Davey derigged at the back, while Kevin and I hauled the newly refilled tackle sacks ahead. This went smoothly, barring some strong words from Davey about annoying deviations and the like. At the top of the third pitch was the only horizontal part of this route, a long, narrow, tall streamway meandering through the rocks. Having got through that without getting stuck at any point, I found myself at the bottom of the final pitch, the smallest of the four, and I thought all troubles were over. Kevin then warned me that there was some tight squeeze near the top, but that turned out to be easily manageable by just pushing my body further up. But then, at the very end, was what Davey introduced to me as the final boss – the Tube. For reasons which elude my understanding, the entrance to Stream Passage consists of a vertical pipe so narrow that I could barely bend my knees while ascending inside of it, culminating at the top with a horizontal bar on which one must almost perform a pull-up to get out. Surprisingly, getting through the Tube did not actually take me that long, and Kevin gave me a hand at the top, and we were all out under the night sky – and little more than two hours had passed since we left the other groups at the main chamber. Soon we were back at the Bar shake hole, and Davey and I held our breaths as Kevin went down to check how many descenders were left. Yes! – there was only one. We had beaten the Marilyn group, and could safely walk down to the bus. In fact, we had so much time that we could drive to the NPC and chill before someone had to go back and pick up the Marilyn gang.

We then had some excellent pasta bake and some (even more?) excellent birthday cake that Laura made for Davey. It was a mostly calm evening, and soon I reclaimed the Alpine room as my own.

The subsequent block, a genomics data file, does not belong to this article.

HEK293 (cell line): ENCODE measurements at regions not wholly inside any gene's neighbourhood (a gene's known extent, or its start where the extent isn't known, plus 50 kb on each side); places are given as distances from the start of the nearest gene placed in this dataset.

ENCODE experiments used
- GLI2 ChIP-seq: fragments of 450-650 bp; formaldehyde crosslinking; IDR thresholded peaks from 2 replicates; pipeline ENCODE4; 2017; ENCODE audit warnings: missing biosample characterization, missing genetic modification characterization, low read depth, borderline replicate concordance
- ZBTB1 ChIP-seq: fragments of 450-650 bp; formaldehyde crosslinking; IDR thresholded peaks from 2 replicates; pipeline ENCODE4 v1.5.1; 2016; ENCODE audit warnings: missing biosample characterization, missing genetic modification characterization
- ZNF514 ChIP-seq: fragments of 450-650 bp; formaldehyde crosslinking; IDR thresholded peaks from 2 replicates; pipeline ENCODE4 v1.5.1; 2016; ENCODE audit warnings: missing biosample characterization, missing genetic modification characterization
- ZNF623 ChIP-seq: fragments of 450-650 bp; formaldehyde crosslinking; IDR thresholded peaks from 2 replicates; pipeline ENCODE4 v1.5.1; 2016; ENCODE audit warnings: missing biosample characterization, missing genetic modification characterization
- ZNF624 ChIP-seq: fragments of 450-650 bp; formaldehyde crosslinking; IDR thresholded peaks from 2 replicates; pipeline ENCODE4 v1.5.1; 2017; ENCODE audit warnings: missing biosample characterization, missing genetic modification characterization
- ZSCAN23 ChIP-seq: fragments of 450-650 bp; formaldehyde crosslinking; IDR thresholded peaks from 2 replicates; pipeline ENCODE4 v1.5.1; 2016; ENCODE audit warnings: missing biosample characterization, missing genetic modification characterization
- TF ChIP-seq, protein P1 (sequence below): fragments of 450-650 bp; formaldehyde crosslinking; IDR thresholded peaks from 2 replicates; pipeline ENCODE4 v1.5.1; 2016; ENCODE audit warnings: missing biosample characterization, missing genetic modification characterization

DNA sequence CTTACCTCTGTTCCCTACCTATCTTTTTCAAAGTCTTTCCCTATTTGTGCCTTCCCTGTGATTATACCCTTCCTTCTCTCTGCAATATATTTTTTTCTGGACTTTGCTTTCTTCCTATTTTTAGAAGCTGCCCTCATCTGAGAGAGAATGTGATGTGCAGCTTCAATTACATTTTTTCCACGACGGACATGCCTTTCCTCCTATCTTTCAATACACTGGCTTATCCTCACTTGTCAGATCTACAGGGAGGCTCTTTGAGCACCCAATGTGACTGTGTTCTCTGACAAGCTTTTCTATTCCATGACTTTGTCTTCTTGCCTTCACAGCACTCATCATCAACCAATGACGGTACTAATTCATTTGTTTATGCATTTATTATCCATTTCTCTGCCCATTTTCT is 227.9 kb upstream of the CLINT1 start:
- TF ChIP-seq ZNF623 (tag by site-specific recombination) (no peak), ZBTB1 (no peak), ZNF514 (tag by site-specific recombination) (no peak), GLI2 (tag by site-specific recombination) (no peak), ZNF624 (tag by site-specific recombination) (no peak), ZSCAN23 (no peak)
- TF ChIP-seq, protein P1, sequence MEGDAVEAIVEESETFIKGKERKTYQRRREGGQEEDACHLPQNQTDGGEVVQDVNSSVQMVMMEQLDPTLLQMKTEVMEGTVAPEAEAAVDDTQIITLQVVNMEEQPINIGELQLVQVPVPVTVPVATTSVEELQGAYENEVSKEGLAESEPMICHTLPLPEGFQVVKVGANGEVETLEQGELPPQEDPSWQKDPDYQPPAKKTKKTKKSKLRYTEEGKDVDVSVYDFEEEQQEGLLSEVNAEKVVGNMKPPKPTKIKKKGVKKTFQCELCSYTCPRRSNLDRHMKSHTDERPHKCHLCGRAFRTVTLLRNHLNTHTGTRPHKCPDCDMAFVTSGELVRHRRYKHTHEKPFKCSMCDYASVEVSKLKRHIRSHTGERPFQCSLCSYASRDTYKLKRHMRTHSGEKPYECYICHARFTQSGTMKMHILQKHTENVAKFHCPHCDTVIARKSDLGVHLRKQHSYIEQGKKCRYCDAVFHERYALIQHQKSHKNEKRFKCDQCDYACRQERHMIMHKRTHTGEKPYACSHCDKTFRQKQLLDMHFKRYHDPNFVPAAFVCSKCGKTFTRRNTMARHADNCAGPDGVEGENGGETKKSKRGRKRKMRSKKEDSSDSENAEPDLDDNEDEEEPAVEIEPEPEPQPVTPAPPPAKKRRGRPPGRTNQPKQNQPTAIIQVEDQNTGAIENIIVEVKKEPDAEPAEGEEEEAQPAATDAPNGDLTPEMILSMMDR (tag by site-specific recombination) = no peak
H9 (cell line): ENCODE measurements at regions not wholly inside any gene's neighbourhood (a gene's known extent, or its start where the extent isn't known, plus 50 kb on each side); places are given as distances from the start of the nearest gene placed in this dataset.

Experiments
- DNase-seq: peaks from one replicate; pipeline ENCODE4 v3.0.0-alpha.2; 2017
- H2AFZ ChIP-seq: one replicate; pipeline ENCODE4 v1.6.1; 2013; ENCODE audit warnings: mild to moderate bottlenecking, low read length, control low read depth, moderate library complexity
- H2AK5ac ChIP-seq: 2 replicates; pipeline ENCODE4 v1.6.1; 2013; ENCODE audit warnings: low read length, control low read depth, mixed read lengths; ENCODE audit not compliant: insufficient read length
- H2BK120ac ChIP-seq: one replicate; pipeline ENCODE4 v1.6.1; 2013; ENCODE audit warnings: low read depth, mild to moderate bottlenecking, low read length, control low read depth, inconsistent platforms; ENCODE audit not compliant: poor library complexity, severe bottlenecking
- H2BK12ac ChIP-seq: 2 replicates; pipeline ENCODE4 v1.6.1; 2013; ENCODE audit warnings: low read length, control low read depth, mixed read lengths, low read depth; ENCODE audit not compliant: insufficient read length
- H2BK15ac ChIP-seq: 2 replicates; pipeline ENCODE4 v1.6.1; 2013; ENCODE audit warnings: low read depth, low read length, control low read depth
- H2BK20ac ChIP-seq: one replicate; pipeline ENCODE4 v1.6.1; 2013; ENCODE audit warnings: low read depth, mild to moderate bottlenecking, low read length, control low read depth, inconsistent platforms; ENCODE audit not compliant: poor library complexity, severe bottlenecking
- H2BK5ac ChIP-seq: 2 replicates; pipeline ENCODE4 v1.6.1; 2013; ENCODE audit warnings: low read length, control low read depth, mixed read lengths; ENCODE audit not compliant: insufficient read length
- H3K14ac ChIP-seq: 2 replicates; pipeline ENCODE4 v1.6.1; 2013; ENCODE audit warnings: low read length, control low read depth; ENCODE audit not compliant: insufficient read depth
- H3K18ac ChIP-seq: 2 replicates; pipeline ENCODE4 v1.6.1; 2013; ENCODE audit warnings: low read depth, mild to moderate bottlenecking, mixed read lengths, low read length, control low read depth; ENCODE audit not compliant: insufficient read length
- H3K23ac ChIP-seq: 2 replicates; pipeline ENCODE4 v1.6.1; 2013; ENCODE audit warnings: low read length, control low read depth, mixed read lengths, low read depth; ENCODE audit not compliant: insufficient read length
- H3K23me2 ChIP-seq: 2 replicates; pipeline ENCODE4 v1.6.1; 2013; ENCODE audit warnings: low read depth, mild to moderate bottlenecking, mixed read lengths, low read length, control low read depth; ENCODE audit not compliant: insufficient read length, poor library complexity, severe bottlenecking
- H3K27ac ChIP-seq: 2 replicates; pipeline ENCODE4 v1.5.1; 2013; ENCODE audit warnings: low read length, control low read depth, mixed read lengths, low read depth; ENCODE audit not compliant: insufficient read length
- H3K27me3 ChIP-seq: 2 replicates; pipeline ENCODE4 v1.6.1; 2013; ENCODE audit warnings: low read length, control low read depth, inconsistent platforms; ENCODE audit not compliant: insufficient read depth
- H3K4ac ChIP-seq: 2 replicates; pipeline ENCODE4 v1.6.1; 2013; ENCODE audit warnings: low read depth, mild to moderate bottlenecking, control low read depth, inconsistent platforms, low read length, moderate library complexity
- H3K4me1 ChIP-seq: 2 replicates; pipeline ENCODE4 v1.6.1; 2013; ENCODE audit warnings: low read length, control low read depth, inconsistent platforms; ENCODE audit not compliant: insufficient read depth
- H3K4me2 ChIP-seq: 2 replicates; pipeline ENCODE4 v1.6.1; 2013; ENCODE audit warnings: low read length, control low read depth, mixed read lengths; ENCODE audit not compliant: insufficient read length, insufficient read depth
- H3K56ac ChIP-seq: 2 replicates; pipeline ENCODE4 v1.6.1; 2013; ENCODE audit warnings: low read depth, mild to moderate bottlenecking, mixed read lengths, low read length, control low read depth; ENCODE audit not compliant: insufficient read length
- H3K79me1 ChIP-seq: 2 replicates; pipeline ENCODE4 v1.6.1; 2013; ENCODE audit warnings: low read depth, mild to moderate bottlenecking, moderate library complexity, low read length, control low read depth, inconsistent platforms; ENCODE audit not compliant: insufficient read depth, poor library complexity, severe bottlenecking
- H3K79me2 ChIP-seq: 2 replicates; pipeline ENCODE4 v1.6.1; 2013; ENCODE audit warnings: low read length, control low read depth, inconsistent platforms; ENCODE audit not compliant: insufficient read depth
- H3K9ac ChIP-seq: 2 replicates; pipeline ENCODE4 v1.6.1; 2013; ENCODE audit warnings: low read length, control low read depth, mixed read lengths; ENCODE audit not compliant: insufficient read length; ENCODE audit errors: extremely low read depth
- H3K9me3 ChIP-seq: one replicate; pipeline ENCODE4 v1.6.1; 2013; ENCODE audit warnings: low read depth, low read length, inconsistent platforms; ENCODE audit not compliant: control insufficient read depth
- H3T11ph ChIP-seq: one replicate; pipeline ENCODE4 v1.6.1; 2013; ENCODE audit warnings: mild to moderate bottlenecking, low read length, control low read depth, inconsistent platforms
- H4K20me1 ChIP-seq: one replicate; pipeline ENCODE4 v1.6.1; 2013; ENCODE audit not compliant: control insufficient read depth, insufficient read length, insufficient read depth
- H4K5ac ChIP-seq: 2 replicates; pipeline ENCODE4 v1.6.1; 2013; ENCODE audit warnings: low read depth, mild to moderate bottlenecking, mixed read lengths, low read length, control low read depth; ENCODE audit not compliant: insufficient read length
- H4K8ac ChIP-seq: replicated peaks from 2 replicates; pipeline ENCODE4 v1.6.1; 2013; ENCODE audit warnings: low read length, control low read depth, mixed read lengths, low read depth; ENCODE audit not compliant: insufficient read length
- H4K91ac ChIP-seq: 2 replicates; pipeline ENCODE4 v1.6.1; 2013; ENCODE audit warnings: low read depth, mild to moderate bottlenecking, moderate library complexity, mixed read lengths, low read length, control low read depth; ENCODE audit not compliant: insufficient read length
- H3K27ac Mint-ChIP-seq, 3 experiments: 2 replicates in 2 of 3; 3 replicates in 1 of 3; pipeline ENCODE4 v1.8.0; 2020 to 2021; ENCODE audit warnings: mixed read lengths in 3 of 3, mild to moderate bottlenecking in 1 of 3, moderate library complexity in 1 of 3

Ellie and Laura both looking shockingly happy.

Stream Passage Pot -> Marilyn: Ben Richards, Ellie Pizey, Astrid Rao

Chris yet again raising the bar in cave fashion.

Gaping Gill! Yay! At last I got to go in different entrance to Bar Pot, hooray. Stream turned out to be incredible - up there as one of my top Yorkshire trips, regardless of the main chamber at the end. It's large, fun, pretty and at times made me wonder whether I'd accidently gone caving on the continent, high praise indeed. Before setting off I had time for a quick fashion shoot for Chris, modelling his latest line of custom designed undersuits, which did look spectaculor. Lovely weather as we hiked up the hill and we were at the top in no time, with snow still visible on Ingleborough.

None of us knew exactly how to get to Stream, but luckily Astrid's phone saved the day (once again, I should really start bringing mine) and we wandered over to the correct shake hole. Astrid started rigging down, with the backup stake apparently becoming de-rigging for the team coming out, making the entrance tube considerably harder than it was intended to be. The next sections were surprisingly tight, and comments were made about how much fun the other team would have coming out this way, especially those de-rigging or with a long disposition.

Astrid did a brilliant job bombing down the first few pitches, and we swapped over a few pitches down and I started rigging. Ellie was in a no-rigging-please phase and so sat back and enjoyed the luxurious effort free ride, while also carrying a tackle sack. We also spotted some very funky sideways stals in the first traverse that Astrid was rigging, presumably formed over thousands of years of continuous strong draught. Very cool.